dimanche 26 avril 2015

Delhi Daze

We had just left Humayun's Tomb and the day was in full swing. I finally got introduced to the hustle and bustle of New Delhi. This is exactly the India I was expecting to see! I have to admit that the road was complete chaos. There are lanes painted on the street, sure, but no one gives a care. It's every man for himself out there. It kinda looked like a game of Mario Kart. I almost expected a fucking banana to show up and make us spin out. Motor bikes, rickshaws, bicycles, cars, trucks, buses, dogs, cows, pedestrians, you name it-- it was all there. The honking... the honking... OMG it was everywhere. There were more sirens than a Manu Chao song, too. It was truly an overload of the senses. There was just so much to see! It was out of control and I loved every second of it. We drove by the Red Fort which was fucking massive. I wish we'd stopped by, but maybe I can do this on another visit. I just didn't have time to go explore while trying to familiarize myself with the city. 

It wasn't the cows. It wasn't the trash. It wasn't even the smog. One of the most shocking things I saw were all the power lines. I have never seen such a tangled mess of power cords and I live in South Central! It is such a mystery. I was completely perplexed. How does this shit even work?! I can't even blow dry my hair without blowing a fuse and fucking up the electricity. I guess that is the beauty of it all. India has been around for ages and it does not give a fuck about your safety codes or regulations. 

Next we went to Gandhi Smriti, which is the place where Mahatma Gandhi spent the last 144 days of his life. Did y'all know he was assassinated?! I didn't know that. I guess it was really real out here in these Delhi streets. I didn't know he was about that life at all. The more you know! Anyway, every time I saw "Mahatma", I laughed because that is the official rice of Mexican Moms everywhere. I never made the connection! Mahatma rice is my favorite, keep that off brand stuff to yourselves.

Gandhi is one of those dudes who obnoxious hippies and college freshmen like to misquote all the time. You don't have to know everything about him, but the Cliff's is that he led India to independence from the British Raj by ways of nonviolent resistance and is considered the father of the nation. If you wanna be an even bigger history nerd, Martin Luther King, Jr. came to India in 1959 to meet with Gandhi.  After this trip, he implemented nonviolent resistance in the Civil Rights Movement taking place in America. I'm not sure if this is supposed to be a museum, a garden, or both but it was nice and tranquil. Gandhi is highly revered in India, in fact he is the only person on their currency. There was a long hall with a Gandhi biography, but it was way too long for me to read. I'm not kidding, it was really long. Ain't nobody got time for that! I decided to walk around instead. There were kids hanging out and families strolling about, so it was a pretty chill spot to spend the afternoon. I wouldn't necessarily come back, but it was cool. The photo with the little hut is exactly where he got shot. He got 3 to the chest at point blank range (via a Beretta 9mm, if you were wondering). Isn't that ironic?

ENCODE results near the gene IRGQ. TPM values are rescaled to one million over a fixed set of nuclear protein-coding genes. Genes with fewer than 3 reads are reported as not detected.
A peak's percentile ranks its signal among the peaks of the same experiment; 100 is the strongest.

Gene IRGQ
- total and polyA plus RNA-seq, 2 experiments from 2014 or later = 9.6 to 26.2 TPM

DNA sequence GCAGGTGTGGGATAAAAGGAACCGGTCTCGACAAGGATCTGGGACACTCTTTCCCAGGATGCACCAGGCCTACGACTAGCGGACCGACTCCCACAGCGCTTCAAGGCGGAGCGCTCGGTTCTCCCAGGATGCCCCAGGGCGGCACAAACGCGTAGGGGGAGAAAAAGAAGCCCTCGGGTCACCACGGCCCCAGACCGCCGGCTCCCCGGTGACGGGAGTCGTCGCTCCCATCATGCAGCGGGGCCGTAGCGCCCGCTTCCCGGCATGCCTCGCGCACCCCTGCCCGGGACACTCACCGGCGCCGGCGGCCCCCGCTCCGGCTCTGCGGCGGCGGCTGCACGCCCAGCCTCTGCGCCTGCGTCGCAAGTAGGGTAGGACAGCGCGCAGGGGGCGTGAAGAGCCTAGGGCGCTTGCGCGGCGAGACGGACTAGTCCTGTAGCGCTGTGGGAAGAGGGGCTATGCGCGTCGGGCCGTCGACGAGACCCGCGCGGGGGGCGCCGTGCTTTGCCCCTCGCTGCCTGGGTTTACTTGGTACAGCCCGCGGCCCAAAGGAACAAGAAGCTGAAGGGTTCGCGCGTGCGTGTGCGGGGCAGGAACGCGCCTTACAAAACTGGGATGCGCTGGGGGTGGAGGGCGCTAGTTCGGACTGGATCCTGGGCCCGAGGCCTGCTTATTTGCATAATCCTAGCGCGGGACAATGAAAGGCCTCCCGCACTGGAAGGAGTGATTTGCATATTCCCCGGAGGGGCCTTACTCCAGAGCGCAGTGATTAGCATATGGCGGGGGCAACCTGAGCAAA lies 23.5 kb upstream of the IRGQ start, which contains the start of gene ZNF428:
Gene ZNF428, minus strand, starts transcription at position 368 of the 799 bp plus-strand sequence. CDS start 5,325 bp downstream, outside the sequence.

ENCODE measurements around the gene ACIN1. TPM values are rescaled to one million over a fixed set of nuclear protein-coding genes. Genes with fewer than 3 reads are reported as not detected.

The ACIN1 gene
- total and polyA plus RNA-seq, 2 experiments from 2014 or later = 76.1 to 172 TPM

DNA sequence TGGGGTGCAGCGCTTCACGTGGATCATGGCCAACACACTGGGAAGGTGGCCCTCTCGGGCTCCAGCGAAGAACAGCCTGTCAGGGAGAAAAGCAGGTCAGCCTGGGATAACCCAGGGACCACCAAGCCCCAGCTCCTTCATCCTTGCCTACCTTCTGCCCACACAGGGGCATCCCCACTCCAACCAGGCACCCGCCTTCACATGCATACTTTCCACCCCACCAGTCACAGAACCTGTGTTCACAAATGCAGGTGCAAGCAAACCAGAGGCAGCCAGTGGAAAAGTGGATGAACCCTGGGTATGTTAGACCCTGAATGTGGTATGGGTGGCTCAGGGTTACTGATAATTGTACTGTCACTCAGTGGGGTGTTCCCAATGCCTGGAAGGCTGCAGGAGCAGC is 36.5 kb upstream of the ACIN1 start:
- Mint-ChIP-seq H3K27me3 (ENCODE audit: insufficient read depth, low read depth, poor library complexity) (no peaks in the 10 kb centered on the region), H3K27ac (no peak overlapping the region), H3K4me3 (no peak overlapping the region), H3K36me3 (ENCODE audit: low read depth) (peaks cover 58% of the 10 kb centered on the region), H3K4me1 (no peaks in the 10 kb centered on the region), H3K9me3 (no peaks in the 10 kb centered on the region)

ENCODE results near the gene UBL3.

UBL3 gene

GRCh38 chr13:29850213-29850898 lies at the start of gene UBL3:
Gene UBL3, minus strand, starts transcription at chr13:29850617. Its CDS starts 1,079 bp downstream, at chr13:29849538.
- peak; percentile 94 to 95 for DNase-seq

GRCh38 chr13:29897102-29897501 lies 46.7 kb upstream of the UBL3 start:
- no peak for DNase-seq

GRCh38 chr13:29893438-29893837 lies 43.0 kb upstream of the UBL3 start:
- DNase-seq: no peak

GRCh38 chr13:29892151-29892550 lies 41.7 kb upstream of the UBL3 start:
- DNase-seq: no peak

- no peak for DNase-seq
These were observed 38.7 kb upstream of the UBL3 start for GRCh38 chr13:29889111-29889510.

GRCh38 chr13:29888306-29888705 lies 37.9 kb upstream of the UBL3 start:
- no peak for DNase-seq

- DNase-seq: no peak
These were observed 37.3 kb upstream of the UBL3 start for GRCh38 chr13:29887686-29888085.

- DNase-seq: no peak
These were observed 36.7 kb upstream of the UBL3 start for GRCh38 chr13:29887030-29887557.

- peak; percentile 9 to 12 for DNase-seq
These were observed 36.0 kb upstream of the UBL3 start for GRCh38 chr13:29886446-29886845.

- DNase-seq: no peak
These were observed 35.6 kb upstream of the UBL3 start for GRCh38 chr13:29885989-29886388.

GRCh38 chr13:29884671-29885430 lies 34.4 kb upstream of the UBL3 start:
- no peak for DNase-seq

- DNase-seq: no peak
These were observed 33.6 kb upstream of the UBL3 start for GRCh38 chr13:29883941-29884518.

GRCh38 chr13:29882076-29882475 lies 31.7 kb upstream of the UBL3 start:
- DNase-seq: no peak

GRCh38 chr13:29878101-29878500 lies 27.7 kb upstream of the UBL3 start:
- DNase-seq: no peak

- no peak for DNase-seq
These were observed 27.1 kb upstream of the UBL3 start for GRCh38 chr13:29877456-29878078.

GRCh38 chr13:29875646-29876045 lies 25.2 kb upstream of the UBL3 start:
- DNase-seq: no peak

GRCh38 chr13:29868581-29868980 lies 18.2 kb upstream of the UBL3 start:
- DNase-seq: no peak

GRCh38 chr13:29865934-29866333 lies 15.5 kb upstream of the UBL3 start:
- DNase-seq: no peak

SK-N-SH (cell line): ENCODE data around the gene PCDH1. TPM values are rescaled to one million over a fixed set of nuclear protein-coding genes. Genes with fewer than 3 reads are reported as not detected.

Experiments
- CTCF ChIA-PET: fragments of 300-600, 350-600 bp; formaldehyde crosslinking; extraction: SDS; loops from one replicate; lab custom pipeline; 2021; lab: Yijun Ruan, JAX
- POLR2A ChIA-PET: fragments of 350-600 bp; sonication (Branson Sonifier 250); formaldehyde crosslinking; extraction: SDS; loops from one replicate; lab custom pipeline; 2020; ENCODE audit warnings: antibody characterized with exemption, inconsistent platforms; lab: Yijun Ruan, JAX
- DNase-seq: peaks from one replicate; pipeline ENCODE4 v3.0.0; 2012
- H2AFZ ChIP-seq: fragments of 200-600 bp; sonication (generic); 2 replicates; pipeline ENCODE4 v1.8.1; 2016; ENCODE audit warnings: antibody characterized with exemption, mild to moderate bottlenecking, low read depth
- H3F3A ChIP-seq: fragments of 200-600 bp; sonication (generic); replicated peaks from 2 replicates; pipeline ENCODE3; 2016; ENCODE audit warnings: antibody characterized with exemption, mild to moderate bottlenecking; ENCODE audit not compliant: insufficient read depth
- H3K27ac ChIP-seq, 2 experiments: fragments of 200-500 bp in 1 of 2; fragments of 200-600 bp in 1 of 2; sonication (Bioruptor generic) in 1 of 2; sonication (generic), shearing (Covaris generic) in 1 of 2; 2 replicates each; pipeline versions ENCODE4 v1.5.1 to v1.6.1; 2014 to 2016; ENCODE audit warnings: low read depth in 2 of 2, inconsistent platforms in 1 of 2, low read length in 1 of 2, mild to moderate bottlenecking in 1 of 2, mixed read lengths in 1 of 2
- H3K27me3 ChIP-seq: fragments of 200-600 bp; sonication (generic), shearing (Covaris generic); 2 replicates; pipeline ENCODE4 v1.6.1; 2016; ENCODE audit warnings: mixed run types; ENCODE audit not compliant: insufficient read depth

Off we went to make our way back to our hotel. We made a stop at the Jama Masjid mosque (not pictured), the Gurdwara Bangla Sahib Sikh temple, and finally, the Qtab Minar. At the temple, we got to see how they feed hundreds if not thousands of people daily. It was so impressive and efficient. It is really nice to see people looking out for each other, even when they do not have much themselves. The day was winding down and let me tell y'all... Delhi was insanity! I have no idea where all these people came from. This was like when your cousins found out they could put Disneyland passes on layaway. People everywhere!

This was my only full day in Delhi but it was very well spent. That night, we all had dinner together at our hotel and it was so nice to chat with everyone. I was so jelly to hear everyone's stories! They were all so well-traveled. It is so weird how you can feel connected to people over the love of something like travel. We passed our passports around and talked about the places we liked and didn't like. It was so cool! Some people rattled of places like nothing. It was awesome. I usually try to keep my travel chatter to a minimum cause people start to think you are bragging or whatever. Here, I could really speak freely without judgement. We were all birds of a feather, man. I really felt at home. It was one of my favorite nights cause we all got to know each other very well, and our bond would only strengthen within the coming days. Here we were, a random group of travelers, together in India stuffing our faces and connecting on a very deep level. Man, it was magical. Little did I know that the next day would blow this one out of the water. Things were finally looking up for old Izzy.

2 commentaires:

  1. I love your pictures of Delhi. I haven't been there for many years, but the place came alive for me through the photos of the crowds, the honking tuk tuks and the funny signs! Will be reading your other posts.

    1. Hi Anon, thank you for your comment! Delhi was truly a feast for the senses. Cant wait to be back :)